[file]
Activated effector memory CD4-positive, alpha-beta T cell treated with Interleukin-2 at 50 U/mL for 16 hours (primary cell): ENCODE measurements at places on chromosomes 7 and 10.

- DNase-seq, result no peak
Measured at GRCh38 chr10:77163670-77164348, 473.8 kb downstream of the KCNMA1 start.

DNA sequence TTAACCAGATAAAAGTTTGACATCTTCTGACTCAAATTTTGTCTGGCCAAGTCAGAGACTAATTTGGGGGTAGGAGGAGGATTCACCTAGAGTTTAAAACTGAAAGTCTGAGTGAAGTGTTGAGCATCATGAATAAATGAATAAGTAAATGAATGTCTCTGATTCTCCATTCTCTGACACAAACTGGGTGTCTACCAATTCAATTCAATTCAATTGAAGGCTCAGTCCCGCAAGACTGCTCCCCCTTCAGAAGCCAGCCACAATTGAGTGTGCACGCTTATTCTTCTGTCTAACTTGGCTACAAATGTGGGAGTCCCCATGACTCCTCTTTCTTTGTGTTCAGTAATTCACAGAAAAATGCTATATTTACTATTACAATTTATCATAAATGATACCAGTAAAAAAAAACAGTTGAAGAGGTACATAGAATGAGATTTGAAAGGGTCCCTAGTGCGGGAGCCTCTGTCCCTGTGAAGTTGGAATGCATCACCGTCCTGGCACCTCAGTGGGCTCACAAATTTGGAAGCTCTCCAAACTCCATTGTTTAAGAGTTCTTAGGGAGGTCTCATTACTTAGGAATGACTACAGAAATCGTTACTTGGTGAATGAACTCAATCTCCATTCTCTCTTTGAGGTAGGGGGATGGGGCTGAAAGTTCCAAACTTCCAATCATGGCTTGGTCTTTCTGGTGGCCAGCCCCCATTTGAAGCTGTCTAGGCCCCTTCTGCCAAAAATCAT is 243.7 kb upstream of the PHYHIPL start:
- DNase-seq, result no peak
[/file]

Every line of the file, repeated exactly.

Activated effector memory CD4-positive, alpha-beta T cell treated with Interleukin-2 at 50 U/mL for 16 hours (primary cell): ENCODE measurements at places on chromosomes 7 and 10.

- DNase-seq, result no peak
Measured at GRCh38 chr10:77163670-77164348, 473.8 kb downstream of the KCNMA1 start.

DNA sequence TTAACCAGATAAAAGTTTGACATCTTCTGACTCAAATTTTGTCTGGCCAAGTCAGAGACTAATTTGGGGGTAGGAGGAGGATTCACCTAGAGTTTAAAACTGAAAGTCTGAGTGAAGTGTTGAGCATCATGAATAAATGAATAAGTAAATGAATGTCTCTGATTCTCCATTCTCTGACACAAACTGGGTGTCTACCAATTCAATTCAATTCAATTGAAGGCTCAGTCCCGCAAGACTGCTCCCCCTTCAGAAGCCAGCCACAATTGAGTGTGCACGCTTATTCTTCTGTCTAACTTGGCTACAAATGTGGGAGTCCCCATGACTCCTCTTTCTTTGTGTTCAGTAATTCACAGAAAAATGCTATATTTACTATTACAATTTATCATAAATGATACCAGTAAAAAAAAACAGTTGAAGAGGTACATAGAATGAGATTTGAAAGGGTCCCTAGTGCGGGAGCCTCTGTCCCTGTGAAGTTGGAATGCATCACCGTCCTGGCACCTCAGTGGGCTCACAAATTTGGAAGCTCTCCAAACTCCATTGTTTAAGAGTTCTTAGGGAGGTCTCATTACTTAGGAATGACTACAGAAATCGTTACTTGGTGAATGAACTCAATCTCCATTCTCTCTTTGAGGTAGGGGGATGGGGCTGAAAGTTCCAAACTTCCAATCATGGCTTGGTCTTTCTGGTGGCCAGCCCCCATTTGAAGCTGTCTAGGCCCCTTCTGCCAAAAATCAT is 243.7 kb upstream of the PHYHIPL start:
- DNase-seq, result no peak